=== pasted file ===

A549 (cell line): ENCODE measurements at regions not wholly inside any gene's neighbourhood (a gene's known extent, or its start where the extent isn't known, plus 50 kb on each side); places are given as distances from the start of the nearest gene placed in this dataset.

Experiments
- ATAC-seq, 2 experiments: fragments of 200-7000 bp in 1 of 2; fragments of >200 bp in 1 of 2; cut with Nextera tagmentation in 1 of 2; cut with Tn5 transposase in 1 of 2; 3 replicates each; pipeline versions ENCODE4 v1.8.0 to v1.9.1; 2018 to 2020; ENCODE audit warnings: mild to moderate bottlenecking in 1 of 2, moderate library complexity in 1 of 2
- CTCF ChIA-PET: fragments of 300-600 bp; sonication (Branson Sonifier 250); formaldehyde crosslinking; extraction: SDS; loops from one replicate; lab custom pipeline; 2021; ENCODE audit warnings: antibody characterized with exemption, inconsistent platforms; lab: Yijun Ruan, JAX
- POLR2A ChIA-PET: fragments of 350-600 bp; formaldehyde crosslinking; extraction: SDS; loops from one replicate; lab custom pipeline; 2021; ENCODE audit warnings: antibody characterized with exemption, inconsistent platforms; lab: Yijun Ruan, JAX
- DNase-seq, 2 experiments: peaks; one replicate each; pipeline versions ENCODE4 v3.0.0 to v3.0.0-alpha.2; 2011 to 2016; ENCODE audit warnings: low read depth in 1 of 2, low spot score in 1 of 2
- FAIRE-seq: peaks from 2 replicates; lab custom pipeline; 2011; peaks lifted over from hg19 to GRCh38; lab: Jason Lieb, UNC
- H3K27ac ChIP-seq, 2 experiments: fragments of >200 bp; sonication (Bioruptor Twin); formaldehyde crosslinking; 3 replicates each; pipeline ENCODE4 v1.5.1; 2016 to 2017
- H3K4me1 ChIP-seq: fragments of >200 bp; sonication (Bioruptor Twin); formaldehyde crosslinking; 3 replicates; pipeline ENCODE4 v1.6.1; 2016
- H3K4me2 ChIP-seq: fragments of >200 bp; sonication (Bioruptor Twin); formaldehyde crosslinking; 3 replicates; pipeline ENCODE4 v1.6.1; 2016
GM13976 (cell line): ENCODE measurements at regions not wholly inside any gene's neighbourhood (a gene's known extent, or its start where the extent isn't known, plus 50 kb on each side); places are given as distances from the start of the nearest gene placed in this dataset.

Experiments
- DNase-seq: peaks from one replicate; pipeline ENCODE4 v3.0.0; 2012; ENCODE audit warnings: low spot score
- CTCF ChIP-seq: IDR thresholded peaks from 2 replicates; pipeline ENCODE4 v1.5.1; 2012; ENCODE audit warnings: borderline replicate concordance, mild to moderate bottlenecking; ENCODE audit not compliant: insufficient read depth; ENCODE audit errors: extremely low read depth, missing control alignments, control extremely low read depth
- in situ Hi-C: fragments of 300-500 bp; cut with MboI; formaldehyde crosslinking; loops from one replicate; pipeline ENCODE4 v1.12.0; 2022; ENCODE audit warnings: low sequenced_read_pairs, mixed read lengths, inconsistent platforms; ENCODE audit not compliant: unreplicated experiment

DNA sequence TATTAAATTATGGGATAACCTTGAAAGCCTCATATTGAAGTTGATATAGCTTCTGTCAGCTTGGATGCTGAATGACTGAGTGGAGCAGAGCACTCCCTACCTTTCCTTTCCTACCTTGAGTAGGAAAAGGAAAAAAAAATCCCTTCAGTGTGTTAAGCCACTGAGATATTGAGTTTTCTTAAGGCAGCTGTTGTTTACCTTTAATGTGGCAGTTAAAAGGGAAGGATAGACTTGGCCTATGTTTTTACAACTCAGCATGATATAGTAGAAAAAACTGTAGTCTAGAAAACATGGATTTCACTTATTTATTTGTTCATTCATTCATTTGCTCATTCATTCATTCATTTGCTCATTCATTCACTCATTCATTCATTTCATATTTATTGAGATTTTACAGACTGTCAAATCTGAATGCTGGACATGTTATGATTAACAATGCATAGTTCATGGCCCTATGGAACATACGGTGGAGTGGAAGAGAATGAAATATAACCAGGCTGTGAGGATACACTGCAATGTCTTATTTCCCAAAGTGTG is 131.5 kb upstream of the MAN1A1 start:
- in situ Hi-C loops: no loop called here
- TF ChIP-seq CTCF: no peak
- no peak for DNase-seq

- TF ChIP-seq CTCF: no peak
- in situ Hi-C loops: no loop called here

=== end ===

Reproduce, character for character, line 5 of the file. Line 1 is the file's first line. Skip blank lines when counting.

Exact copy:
- POLR2A ChIA-PET: fragments of 350-600 bp; formaldehyde crosslinking; extraction: SDS; loops from one replicate; lab custom pipeline; 2021; ENCODE audit warnings: antibody characterized with exemption, inconsistent platforms; lab: Yijun Ruan, JAX